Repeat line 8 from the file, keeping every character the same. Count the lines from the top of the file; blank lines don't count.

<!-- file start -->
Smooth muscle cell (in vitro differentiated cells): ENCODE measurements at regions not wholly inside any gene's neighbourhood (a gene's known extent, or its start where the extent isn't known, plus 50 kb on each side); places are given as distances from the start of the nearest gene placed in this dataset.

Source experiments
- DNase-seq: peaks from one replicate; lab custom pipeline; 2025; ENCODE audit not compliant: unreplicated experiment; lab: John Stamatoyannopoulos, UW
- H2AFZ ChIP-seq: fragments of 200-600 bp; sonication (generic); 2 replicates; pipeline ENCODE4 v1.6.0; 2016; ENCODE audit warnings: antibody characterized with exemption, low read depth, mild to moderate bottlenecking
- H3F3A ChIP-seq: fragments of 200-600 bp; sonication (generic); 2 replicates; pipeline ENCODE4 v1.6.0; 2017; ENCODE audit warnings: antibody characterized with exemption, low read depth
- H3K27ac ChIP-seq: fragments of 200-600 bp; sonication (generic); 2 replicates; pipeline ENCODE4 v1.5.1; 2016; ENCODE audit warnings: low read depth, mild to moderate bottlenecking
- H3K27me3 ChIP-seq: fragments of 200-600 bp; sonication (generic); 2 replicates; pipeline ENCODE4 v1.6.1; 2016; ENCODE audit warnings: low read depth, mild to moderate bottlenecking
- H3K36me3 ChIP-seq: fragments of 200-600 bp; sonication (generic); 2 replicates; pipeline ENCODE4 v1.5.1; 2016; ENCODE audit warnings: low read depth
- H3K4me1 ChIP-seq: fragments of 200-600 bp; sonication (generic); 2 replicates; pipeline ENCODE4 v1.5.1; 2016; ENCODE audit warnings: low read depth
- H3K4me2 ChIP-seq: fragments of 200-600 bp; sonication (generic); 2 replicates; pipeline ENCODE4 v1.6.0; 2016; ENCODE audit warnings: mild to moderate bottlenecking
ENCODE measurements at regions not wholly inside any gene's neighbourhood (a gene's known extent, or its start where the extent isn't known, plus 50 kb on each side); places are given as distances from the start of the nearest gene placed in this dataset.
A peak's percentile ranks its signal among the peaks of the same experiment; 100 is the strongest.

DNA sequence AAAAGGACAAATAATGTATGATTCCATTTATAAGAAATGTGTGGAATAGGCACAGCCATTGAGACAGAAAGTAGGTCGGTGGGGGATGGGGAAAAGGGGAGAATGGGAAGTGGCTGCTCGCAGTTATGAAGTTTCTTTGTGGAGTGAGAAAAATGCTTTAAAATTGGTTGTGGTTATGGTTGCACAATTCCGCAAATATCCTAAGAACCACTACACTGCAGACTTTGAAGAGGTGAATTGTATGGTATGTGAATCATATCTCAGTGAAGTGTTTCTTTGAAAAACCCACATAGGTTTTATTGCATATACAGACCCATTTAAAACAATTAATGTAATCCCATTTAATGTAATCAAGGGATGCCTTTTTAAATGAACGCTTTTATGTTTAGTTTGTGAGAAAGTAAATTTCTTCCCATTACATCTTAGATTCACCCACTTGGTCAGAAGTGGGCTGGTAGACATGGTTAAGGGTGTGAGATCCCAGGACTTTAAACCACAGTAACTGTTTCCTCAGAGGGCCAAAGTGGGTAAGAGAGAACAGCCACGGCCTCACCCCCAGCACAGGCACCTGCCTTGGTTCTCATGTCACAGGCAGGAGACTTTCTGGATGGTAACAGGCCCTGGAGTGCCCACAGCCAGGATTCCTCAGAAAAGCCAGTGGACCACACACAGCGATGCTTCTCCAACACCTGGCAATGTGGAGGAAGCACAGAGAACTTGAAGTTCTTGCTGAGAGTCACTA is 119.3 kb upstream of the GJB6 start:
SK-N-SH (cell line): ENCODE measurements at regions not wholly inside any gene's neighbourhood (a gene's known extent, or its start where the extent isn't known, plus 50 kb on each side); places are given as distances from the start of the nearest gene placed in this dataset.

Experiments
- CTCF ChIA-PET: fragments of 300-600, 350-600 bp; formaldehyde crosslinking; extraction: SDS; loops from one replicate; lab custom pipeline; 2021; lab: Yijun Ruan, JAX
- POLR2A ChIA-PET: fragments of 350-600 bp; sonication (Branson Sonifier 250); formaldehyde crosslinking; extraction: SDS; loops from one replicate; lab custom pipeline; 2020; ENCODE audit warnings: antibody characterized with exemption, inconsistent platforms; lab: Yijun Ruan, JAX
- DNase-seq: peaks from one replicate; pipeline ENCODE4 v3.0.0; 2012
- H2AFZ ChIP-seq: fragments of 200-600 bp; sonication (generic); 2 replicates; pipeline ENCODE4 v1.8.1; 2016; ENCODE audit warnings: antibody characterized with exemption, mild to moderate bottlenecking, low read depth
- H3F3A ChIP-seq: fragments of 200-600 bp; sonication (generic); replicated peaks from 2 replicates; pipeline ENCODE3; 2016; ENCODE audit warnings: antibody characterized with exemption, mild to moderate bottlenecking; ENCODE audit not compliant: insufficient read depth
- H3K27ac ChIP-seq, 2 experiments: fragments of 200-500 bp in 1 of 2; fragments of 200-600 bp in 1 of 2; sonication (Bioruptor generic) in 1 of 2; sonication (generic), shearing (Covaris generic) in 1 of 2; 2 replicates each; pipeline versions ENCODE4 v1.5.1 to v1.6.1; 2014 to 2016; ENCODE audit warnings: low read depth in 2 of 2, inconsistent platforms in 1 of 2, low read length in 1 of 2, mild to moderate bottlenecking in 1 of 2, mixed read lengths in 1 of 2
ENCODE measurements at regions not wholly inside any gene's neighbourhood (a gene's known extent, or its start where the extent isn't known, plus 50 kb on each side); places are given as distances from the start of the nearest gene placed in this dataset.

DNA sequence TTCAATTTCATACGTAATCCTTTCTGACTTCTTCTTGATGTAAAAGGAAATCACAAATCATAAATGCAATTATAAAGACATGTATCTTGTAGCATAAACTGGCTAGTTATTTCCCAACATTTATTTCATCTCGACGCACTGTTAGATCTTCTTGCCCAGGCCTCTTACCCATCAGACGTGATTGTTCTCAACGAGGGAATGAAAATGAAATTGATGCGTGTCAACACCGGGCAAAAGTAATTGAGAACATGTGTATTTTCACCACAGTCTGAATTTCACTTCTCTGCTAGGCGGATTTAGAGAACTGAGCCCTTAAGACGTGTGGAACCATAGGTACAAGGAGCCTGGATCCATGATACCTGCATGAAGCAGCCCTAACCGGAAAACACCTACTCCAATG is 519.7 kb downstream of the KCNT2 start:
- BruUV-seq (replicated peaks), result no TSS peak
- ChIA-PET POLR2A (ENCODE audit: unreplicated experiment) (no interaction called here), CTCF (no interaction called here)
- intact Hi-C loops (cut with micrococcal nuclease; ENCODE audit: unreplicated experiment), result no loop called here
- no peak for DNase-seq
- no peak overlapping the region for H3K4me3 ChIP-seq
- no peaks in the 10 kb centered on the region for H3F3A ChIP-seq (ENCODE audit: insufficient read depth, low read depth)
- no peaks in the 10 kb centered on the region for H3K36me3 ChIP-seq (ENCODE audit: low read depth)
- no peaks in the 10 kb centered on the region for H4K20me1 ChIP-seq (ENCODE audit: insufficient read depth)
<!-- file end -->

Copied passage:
- H3K36me3 ChIP-seq: fragments of 200-600 bp; sonication (generic); 2 replicates; pipeline ENCODE4 v1.5.1; 2016; ENCODE audit warnings: low read depth